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Elizabeth Strout's acclaimed novel Olive Kitteridge, now the basis for a HBO series starring Academy Award-winner Frances McDormand.
Olive Kitteridge: indomitable, compassionate and often unpredictable. A retired schoolteacher in a small coastal town in Maine, as she grows older she struggles to make sense of the changes in her life. She is a woman who sees into the hearts of those around her, their triumphs and tragedies.
We meet her stoic husband, bound to her in a marriage both broken and strong, and a young man who aches for the mother he lost - and whom Olive comforts by her mere presence, while her own son feels overwhelmed by her complex sensitivities. A penetrating, vibrant exploration of the human soul, the story of Olive Kitteridge will make you laugh, nod in recognition, wince in pain, and shed a tear or two.

Topics: Aging, Family, Marriage, Dark, Maine, Small Town, and Short stories

Published: Simon & Schuster UK on Apr 12, 2013
ISBN: 9781471128653
List price: $12.99
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What a character- Olive Kitteredge is loud, bossy, and decisive. In her old age she swears and complains. Strongheaded, but with her own sort of compassion, Oliver is an institution in her small Maine town. This novel, told in a series of stories, details the lives of Olive, her family, and those around her in Crosby, Maine. The great strength in this book is in its central character. I've never seen another character quite like Olive. From the blurb on the back I was expecting a sort of stock, cantankerous old lady, but that's not Olive. It's hard not to love and loathe Olive at the same time. Through theis book we see how the excigencies of life can chip away at as solid a vessel as Olive Kitteredge, and that's both disturbing and reassuring at the same time.read more
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I was eager to read this, since it won the Pulitzer after all, but sadly found it a bit overrated. It just felt like the kind of book I read plenty of times before, like something Alice Munro has already done to death: small-town folks feeling trapped and hating their lives. The characters are well drawn-out for the most part (Angie's story may have been the best in capturing the pathos of a faded beauty), but often each character is simply defined by their misery. We delve more into the titular character Olive, of course, through the eyes of her husband and neighbors, and in her own words. She is a difficult character to like: shrewish, miserable, confusing no-nonsense manners with rudeness and obstinance. But she is given a heart in how she tends to those in need, or when she develops school-girl crushes. But for the most part, Olive represents her small Maine town: full of regret and unfufilled potential, while possessing occasional moments of beauty.A well-written novel, but not one that hasn't been seen in the literary world before.read more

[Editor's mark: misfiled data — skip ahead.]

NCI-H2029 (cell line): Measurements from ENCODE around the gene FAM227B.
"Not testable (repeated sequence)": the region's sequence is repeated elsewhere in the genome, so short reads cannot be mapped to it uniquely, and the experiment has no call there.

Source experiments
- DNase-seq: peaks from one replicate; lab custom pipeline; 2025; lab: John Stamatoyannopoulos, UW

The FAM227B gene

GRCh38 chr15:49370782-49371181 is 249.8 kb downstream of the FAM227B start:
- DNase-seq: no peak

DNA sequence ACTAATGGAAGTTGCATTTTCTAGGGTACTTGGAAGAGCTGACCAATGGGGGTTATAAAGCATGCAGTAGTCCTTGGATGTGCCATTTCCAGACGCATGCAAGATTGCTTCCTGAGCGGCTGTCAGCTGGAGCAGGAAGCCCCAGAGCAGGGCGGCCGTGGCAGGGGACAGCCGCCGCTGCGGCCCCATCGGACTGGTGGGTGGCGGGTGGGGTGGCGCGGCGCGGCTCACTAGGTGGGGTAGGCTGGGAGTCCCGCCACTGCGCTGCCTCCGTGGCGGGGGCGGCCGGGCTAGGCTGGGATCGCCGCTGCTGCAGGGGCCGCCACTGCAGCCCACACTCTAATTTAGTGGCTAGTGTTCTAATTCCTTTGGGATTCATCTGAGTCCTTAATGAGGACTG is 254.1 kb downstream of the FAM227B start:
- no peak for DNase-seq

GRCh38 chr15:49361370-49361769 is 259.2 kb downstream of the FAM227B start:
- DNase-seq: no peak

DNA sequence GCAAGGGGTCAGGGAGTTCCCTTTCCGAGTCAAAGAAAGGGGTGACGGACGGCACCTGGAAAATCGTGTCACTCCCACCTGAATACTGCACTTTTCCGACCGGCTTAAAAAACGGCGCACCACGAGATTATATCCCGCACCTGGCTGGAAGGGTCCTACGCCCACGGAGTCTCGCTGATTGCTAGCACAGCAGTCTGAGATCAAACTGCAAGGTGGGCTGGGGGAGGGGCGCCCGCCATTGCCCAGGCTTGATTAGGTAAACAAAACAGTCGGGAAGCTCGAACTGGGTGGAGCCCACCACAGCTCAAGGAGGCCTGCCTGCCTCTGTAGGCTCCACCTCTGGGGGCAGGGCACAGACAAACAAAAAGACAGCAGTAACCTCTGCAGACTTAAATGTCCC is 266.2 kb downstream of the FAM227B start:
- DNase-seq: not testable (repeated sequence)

Is this review helpful? Yes | NoThank you for your feedback.
Every chapter is written as a short story which at first was hard to follow, but by the end of the book was easier to follow because the characters reappear. The book is really well written. The main character was a senior citizen and the book deals with a lot of issues with which seniors have to deal.read more
Is this review helpful? Yes | NoThank you for your feedback.
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Reviews

What a character- Olive Kitteredge is loud, bossy, and decisive. In her old age she swears and complains. Strongheaded, but with her own sort of compassion, Oliver is an institution in her small Maine town. This novel, told in a series of stories, details the lives of Olive, her family, and those around her in Crosby, Maine. The great strength in this book is in its central character. I've never seen another character quite like Olive. From the blurb on the back I was expecting a sort of stock, cantankerous old lady, but that's not Olive. It's hard not to love and loathe Olive at the same time. Through theis book we see how the excigencies of life can chip away at as solid a vessel as Olive Kitteredge, and that's both disturbing and reassuring at the same time.